If I laugh at inappropriate moments while out in public it's not maybe not so much a case of creeping insanity as it is a simple sign of failing hearing. Casual conversation is the motherlode of inspiration, and aside from eavesdropping in cafes, the basic encounters of an average day provides more than enough fodder for funnies. So that slightly glazed, detached expression on my face when you're trying to talk to me just means I'm working.
The process posted here is a good example of how an initial idea sometimes will benefit from incubation and reworking so as to develop a cleaner composition. Even in the difference between the wash and the digital versions you can see some subtle tweaking. I honestly have no druthers either way as to which particular manifestation is "best" - some folks like the doodle, others the original, and for many the published print version appearing in the newspaper is all they ever see, and that works just fine.
Strategic arrangement of the elements even within a single-panel cartoon can facilitate the factors which enhance the experience as per a work of "sequential art." That is to say, much in the manner a traditional comic strip paces out the timing + delivery of the visual and verbal aspects so as to manipulate the perception of passing of time through the usage of gutters, here we have a demonstration of how the same effect can be achieved within the confines of a single frame. This cognitive interpretation takes place in a fraction of the time given the compressed "real estate" of a gag panel, but it's still there: from left to right/top to bottom: first the expression of the observer which sets up an connective entry point with the eyeballs and foreshadowing expression (whether the human mammal instinctively visually initially orients to depictions of eyes or the tendency of the Western reader to process information on a printed page beginning in the upper left corner is debatable - these could just reinforce each other); then the viewer's eye is directed via gaze cuing ("joint attention") to the second figure, and is then drawn to the second, compositionally counter-weighted focal point of the butt; in part through use of contrasting value (that and it is a bare ass, which would normally merit a second look from incongruity - a distinct theory of humor); and for closure the gaze drops to the caption. Which is also another component in the overall effectiveness of the cartoon - it's a basic pun. Both the image + text operate independently but the reader concurrently arrives at the joke with each aspect functioning hand-in-glove to support the "ah-ha" moment of resolved expectations.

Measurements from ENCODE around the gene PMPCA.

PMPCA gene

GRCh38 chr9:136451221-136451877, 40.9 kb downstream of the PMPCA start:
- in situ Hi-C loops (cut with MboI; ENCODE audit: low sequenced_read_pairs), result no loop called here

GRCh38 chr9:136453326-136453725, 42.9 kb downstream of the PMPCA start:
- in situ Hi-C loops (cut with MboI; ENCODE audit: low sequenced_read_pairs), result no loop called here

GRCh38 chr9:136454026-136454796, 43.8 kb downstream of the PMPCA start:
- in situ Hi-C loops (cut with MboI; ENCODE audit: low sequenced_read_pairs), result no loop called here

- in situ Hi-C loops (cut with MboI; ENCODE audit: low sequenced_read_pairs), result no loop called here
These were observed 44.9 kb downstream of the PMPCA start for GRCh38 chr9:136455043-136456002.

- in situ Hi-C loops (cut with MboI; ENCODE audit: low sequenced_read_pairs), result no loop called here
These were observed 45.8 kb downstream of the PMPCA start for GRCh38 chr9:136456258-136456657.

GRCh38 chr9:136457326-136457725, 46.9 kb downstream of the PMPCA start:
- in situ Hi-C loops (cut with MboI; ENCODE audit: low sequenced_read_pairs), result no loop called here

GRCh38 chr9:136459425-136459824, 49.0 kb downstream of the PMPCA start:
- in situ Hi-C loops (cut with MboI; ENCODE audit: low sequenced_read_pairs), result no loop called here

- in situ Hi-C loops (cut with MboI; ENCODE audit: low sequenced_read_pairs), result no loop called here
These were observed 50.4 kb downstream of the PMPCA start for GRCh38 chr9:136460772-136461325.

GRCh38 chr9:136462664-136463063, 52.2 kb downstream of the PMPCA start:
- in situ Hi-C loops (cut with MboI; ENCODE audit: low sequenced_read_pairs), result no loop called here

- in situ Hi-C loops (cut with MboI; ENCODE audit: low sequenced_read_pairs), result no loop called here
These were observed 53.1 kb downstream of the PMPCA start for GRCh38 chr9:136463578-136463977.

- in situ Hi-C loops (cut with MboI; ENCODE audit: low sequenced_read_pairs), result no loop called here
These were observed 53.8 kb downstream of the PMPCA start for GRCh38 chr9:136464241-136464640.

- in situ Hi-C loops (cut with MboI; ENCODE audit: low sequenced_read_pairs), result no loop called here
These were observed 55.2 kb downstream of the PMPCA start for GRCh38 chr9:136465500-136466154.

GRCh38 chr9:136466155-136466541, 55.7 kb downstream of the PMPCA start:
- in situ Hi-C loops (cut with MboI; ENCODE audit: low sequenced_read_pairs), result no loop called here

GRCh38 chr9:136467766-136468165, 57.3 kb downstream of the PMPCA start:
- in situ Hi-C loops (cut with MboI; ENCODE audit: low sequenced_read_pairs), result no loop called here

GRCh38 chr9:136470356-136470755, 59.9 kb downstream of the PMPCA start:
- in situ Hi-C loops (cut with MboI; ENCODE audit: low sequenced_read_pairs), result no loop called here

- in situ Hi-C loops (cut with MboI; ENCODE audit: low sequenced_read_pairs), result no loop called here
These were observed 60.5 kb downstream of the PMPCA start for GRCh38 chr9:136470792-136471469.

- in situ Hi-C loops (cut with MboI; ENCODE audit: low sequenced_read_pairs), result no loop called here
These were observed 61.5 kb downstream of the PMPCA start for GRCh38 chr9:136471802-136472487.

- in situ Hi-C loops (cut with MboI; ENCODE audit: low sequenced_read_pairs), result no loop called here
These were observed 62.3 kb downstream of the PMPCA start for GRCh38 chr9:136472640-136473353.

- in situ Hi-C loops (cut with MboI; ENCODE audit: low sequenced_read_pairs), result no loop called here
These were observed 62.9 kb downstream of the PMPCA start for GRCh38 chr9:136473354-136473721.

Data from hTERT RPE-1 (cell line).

Whew, cartooning is hard work. But seriously, normally this degree of deconstruction isn't beaten out beforehand - it's part and parcel of the overall process on how best an image and idea is edited down for the fastest way of "getting it."